Don’t Make Your College Grad Get a Job!


I’m sure this header got your attention!  Especially for those of you that have invested thousands and thousands of dollars in a college education for your son or daughter.  Of course you want them to become gainfully employed as soon as possible but that’s likely to be harder than you ever imagined.

It’s no secret that the job market today can be very challenging.  There are generally hundreds of applicants for every position advertised so unless your child is the next Einstein with plenty of accolades and impressive internships on their resume; it might take a while for them to find a job within their field.

The clock starts ticking long before graduation.   Upcoming rising-star graduates begin getting their credentials out there to prospective employers in their senior year and Mom and Dad begin to salivate over the end of the college money pit.  Unfortunately, Forbes recently reported that only 17% of 2015 college grads will have a job upon graduation.  Another 20% will get hired within 6 months and the balance will settle for being under employed.   So..what happens if your son or daughter doesn’t get a job right away?

More often than not parents will encourage their college graduate to “just get a job…any job” while they’re waiting for the right opportunity.  Unfortunately this can potentially negatively impact their chances of being noticed by the hiring films.  After all, you don’t expect to find talented and marketable young people settling for the check-out counter in the local Walmart store.  There certainly isn’t anything wrong with this type of job but it isn’t where you expect to find the marketable graduates.  Although a strong work ethic and desire to be gainfully employed are to be admired, taking a job well below their desired field could backfire and cause them to placed at bottom of the resume pile in terms of “strong candidates”.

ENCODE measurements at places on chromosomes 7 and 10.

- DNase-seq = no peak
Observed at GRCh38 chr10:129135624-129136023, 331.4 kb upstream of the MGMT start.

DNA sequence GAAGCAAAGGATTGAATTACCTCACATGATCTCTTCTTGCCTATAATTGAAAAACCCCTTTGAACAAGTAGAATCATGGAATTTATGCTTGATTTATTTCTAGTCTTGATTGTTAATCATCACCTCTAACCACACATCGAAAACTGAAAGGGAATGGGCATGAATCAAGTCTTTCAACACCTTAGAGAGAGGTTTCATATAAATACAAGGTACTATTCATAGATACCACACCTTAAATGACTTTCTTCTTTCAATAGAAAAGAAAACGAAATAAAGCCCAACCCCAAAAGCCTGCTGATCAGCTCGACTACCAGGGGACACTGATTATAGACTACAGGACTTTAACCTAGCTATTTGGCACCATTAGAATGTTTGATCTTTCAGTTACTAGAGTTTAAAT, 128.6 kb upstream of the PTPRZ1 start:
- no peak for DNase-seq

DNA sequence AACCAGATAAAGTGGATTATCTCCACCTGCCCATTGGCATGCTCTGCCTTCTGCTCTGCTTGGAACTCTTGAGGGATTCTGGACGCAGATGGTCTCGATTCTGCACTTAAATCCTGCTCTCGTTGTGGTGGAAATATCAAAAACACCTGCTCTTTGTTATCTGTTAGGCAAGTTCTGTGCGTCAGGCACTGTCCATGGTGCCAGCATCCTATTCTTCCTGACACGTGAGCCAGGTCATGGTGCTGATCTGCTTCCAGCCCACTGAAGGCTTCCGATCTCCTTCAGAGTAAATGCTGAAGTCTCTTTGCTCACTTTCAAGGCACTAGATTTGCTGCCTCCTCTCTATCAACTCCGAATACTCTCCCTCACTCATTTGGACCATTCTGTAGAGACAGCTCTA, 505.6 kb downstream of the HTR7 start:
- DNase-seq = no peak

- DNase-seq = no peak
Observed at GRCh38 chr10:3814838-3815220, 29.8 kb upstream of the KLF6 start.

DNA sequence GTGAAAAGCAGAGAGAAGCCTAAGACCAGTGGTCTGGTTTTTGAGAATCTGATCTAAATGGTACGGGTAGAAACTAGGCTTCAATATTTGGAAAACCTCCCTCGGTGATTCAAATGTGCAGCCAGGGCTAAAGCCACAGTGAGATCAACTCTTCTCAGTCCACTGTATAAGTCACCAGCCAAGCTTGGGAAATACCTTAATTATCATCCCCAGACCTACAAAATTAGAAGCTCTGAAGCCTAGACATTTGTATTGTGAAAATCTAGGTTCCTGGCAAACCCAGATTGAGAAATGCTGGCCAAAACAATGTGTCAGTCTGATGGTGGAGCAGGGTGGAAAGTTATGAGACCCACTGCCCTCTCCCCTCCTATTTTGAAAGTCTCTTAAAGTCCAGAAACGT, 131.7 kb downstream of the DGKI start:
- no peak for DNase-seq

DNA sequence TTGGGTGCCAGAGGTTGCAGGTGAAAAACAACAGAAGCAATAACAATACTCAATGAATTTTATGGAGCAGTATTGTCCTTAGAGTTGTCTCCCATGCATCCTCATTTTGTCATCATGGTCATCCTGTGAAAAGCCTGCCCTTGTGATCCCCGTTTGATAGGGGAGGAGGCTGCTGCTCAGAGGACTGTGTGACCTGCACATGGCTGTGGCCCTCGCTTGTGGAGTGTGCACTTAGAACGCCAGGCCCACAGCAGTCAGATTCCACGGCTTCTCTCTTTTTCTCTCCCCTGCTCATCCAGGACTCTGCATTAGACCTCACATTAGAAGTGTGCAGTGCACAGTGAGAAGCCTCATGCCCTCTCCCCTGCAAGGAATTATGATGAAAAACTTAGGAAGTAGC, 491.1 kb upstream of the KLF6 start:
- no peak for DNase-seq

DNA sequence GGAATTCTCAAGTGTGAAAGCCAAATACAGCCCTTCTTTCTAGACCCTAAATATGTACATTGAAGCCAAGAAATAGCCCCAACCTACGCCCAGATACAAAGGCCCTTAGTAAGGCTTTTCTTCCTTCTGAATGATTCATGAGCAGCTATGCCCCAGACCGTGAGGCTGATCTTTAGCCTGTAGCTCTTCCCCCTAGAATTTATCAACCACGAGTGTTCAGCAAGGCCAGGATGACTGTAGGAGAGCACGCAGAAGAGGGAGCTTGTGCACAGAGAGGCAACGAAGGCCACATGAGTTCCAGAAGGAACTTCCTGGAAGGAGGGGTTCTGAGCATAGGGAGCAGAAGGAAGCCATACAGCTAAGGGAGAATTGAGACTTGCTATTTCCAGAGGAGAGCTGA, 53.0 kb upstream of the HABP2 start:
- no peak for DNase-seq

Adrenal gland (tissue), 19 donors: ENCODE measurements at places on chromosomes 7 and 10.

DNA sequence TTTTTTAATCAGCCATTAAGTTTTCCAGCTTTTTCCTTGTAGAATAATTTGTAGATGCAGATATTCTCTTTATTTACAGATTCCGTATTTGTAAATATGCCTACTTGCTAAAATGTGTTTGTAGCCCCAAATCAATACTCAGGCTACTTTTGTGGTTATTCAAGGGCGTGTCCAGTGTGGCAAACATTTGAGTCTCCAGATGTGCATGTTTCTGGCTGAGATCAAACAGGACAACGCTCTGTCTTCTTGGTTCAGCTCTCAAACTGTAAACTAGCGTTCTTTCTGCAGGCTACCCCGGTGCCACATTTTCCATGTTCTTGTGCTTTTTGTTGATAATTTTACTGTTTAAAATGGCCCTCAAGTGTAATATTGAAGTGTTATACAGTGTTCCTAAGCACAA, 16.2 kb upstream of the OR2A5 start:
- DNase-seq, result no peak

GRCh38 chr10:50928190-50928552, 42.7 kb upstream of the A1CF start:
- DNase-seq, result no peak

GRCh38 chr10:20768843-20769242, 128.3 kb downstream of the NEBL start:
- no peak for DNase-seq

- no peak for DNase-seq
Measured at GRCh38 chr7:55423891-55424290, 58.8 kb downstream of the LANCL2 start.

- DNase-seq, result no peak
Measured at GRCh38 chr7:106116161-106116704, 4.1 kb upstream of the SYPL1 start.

If a gap between graduation and placement expands beyond a month or two, it’s important to keep the resume “active”.  In other words, it doesn’t look good to the hiring company for a “top notch” college grad to be overlooked by so many others.  In the event there is down time, encourage your graduate to get involved in something that will serve as impressive filler on the resume.  For example, your son or daughter could be volunteering for an organization that is directly (or indirectly) associated with the hiring firms within their field.  Filling the down time with a meaningful project will speak volumes to the hiring firms and it will serve to fill in the gap for time lost looking for a job. There is no need to flag the fact that this is an unpaid volunteer job so your graduate is free to take that job at Walmart since it isn’t necessary to explain away the time gap on the resume.   First impressions on paper make or break the chances of being noticed.

Another option that many college grads are pursuing is the start-up of their own business. Robert Kiyosaki, bestselling author of Rich Dad, Poor Dad recommends direct sales as a start-up option because the investment is minimal, the income can be far above average and your graduate will be surrounded by others willing to mentor and train in them in the business.